Nowadays, people are so used to drinking coffee daily that it’s a difficult product to sell. Sometimes, customers are even more sensitive than us to a change in taste because they drink coffee regularly. Unlike food that you only get to enjoy from time to time, such as French food, coffee is so readily available that there are countless opportunities to compare.”
Right yardstick for better life
In February 2022, during the pandemic, Sugihara opened his second cafe, SUGIHARA COFFEE, in Kadoma. Since his first shop, ROASTER, where a roasting machine is located, has eight seats, Sugihara felt from the start that he’d need to find a wider space someday. When the time came to open his second store, he used crowdfunding and raised more than two million yen from about 200 people.
“Since we have a good relationship with Kadoma city, we could open our second shop earlier than expected. So we needed to find funds. That’s the primary reason for using crowdfunding. But the other reason is that we wanted to raise awareness about our engagement with Rwandan producers. Even if they make good coffee there, in the end, it’s no use if there are no customers who understand the value of their coffee and are willing to pay for it.
My goal is to increase the number of people who understand that fair value is based on different situations and environments, so they won’t walk away thinking that 1,000 yen is too pricey for a cup of coffee. I hope my clients get a new way to measure value.”
People are in part shaped by their environment. They won’t be open to new choices if no one gives them a chance to understand that another “normality” exists outside what they usually consider normal.
“Our family situation was at its worst when my sisters were in their teenage years. They became delinquents, ran away from home, and started living by themselves. I wonder why I didn’t follow the same path despite facing the same hardships. Perhaps because I didn’t fully realize we were poor or maybe because of my personality. For my mother, it’s unbelievable that I followed a decent life path, and she still boasts proudly today and calls it a miracle.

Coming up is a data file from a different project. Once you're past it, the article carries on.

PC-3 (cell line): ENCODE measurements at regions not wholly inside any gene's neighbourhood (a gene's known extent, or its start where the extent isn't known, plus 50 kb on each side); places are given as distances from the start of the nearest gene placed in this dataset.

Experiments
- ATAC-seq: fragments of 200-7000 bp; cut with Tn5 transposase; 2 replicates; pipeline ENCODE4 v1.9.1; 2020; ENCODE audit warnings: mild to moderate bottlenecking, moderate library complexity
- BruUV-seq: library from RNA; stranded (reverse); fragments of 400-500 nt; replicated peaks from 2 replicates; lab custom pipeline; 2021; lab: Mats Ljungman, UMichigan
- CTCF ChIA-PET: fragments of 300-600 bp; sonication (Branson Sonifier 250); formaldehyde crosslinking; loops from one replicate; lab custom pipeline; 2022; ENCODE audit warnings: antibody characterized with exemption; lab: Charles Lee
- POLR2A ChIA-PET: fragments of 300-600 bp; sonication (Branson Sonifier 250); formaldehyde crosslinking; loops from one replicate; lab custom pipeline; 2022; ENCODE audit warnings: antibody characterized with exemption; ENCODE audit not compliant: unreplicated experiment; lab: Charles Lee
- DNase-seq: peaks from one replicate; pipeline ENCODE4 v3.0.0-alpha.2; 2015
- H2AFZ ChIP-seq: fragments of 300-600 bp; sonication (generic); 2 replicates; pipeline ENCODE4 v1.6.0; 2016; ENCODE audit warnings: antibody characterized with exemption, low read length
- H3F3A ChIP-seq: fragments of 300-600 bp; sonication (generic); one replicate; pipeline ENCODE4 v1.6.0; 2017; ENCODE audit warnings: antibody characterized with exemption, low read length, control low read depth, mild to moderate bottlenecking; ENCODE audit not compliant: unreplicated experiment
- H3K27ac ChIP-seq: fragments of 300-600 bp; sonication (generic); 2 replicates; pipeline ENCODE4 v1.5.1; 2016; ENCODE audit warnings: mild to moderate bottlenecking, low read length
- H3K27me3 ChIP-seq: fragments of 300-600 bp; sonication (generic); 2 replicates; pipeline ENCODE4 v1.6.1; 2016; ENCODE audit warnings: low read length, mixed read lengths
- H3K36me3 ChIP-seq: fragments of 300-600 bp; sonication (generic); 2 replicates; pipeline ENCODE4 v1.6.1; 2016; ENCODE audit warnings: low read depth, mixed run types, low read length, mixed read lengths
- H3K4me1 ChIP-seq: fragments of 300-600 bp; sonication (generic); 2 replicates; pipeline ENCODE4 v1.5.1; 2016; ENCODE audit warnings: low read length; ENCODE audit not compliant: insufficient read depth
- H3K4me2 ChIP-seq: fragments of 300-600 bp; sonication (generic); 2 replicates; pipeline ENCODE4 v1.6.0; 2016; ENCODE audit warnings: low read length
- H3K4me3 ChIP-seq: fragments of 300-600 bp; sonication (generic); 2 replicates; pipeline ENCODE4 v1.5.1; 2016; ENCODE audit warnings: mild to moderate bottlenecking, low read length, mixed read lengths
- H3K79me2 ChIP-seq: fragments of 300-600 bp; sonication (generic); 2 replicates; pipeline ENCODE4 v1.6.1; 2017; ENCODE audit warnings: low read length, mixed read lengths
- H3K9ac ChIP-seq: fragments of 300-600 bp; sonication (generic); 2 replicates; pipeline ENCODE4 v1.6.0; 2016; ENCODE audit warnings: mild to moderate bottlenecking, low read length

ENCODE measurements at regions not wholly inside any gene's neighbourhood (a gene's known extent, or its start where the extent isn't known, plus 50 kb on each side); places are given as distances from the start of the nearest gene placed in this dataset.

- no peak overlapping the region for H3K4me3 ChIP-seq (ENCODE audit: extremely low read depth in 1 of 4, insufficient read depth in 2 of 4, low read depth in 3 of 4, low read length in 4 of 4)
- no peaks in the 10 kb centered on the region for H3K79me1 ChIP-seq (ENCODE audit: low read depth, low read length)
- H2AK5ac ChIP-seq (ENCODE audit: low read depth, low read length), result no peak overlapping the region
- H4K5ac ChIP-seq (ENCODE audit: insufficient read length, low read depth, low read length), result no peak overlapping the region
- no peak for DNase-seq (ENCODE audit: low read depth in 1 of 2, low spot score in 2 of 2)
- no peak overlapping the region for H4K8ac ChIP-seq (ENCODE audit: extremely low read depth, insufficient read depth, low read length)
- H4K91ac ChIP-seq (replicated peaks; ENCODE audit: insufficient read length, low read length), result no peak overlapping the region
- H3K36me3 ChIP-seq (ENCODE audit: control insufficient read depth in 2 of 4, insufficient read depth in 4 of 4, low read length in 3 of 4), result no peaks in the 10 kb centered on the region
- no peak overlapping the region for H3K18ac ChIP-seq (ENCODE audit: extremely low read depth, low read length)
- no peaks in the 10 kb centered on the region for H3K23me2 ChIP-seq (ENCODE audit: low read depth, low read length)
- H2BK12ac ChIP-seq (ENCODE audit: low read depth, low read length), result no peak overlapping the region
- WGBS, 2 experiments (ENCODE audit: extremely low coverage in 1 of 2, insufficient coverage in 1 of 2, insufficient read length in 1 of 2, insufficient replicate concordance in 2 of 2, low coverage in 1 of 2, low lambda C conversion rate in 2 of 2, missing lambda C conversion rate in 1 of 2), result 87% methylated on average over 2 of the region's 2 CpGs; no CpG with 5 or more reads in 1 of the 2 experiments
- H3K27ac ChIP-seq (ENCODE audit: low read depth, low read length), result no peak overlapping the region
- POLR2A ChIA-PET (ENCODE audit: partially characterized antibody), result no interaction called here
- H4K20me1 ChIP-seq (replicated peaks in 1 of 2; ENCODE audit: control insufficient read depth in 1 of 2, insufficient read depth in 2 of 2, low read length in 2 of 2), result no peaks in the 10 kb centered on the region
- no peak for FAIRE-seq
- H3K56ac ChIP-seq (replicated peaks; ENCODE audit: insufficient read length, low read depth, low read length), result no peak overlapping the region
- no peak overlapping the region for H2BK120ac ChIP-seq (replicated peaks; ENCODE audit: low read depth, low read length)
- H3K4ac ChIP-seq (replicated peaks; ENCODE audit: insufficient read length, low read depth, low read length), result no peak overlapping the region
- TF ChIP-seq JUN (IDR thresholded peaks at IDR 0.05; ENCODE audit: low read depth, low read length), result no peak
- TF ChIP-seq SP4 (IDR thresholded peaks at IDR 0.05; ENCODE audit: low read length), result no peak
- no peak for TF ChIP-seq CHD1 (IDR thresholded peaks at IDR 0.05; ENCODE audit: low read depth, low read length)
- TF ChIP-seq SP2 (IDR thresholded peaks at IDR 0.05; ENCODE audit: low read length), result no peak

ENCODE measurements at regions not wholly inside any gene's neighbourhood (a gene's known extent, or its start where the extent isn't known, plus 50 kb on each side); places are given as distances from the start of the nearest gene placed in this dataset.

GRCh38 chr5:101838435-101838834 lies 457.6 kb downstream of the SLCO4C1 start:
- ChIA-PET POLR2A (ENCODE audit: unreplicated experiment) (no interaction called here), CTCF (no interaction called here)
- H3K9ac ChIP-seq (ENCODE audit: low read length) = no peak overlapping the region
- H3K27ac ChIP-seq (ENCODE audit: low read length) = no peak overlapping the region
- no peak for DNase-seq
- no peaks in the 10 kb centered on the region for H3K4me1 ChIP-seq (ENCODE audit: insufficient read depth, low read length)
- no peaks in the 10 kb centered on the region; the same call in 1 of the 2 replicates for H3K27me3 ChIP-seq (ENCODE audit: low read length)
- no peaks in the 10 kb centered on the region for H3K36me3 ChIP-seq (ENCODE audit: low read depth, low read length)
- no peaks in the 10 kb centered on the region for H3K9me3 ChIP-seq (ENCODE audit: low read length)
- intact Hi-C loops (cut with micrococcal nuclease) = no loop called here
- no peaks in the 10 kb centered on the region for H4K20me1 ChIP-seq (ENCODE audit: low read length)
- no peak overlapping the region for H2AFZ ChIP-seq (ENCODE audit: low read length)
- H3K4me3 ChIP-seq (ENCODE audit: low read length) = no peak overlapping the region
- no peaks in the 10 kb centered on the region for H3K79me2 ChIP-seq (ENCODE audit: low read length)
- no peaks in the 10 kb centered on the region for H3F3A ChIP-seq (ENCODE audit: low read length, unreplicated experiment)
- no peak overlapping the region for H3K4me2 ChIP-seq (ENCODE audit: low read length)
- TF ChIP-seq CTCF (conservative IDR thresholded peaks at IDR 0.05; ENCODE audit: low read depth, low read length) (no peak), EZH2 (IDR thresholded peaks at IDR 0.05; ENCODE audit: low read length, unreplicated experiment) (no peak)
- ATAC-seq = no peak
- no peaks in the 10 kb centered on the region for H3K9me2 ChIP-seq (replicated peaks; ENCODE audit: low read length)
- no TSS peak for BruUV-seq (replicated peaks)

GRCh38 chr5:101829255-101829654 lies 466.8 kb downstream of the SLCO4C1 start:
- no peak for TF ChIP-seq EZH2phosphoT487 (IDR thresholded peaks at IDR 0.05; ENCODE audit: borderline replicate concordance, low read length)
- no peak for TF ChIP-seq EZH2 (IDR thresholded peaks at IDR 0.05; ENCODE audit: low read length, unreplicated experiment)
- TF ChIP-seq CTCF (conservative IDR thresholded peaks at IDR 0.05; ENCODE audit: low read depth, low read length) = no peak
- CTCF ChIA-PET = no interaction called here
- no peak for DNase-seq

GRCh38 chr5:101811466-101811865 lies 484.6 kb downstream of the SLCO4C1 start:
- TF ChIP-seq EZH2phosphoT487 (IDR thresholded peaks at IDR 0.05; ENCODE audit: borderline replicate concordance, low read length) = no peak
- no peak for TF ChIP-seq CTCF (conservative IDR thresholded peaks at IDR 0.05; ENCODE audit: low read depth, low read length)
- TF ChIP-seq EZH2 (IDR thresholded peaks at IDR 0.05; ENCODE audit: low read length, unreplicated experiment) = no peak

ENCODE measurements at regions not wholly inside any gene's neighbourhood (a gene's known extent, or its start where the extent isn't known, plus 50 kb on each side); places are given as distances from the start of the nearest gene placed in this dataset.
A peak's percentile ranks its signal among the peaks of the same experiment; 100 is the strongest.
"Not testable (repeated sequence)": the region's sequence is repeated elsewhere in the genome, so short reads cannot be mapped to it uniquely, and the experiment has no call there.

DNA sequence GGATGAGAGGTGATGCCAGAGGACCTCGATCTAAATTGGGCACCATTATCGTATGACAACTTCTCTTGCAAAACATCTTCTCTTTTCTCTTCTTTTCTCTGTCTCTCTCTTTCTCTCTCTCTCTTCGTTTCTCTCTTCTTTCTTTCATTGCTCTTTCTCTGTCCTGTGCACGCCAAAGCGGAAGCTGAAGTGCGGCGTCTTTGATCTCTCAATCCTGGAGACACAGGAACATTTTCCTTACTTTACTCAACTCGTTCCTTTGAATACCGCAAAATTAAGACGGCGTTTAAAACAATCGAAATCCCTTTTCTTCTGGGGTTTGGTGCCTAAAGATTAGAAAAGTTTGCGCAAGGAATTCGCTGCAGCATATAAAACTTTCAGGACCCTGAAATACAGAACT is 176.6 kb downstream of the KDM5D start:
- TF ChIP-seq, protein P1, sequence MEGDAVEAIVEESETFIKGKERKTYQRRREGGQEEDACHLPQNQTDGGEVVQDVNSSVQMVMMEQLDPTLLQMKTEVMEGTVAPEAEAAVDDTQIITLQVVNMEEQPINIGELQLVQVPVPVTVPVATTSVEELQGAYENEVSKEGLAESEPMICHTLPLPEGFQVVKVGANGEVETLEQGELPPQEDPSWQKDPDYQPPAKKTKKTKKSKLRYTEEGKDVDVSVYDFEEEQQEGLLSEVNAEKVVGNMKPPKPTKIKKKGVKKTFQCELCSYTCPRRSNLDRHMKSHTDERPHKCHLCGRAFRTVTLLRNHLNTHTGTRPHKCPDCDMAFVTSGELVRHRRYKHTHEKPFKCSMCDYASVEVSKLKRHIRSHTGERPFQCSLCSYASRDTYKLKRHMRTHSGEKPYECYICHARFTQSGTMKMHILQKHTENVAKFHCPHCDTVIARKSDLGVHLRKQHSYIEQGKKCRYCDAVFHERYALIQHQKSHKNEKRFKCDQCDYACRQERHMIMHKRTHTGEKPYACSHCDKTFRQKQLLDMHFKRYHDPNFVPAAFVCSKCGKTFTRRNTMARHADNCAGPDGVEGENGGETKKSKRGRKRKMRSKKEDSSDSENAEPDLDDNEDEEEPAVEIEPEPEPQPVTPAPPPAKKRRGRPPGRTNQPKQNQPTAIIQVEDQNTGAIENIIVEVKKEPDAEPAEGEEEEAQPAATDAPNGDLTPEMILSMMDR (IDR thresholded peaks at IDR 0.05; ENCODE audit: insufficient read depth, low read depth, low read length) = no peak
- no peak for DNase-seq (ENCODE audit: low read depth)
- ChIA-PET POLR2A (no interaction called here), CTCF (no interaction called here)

In any case, if you want to turn your life around, then you have to make the right decisions. Otherwise you won’t be able to break free from the cycle of misfortune. I define education as the power to look into the essence of things. It’s the faculty to probe into true nature with a variety of knowledge you acquire. Education exists to avoid taking what others are saying for granted. It’s the faculty to think and judge by yourself.
I think that the role of parents and adults, in general, is to provide children with the right yardstick, a means to make the right decisions. Since I became a father myself, when I work, I always think about what kind of world I want to leave to my children when they reach adulthood.”
Not one to work for personal gains, Sugihara has always wanted to make someone else happier through his job. This desire, which sprouted within him when he and his sisters were looking after their sick mother while still in elementary school, was also a reference point for him to defy the adversities.
“People often tell me that I’m too honest. But I guess it’s because I learned from my father’s bad behavior. I can’t forgive any wrongdoing.”
Childhood memories can have a profound influence on people’s lives. Sugihara, now a father of three, realized his long-held dream of always being around his family by making his workplace his home as well.
“When I was a university student, I worked part-time in a coffee shop where the owner lived with his family. I admired this owner, who would wait for their children to come back from school and greeted them with a heartfelt ‘welcome back.’ I was so envious seeing him playing with his children in a park after finishing work in the evening.”
Deliciousness is not only a matter of taste. It encompasses things like the story behind the ingredients used, the environment you are in, the feelings of the people preparing what you are about to enjoy, how you feel at that moment and the atmosphere of the place you are in. What is “true deliciousness?” It is a complex mix of various factors. For Sugihara, who has deeply pondered the question, his sense of taste probably comes from pursuing his dream of an ideal household.
Originally written in Japanese by Tatsuya Nakamichi
Photos by Kenichi Aikawa
Translated by Julien Butterlin
I drink coffee while thinking about many things. It’s an occupational hazard. So it’s really a comforting change to go to a close friend’s shop and have coffee there with nothing on my mind. Though I say I want people to think of producers when they come to my shop, I also cherish moments like that.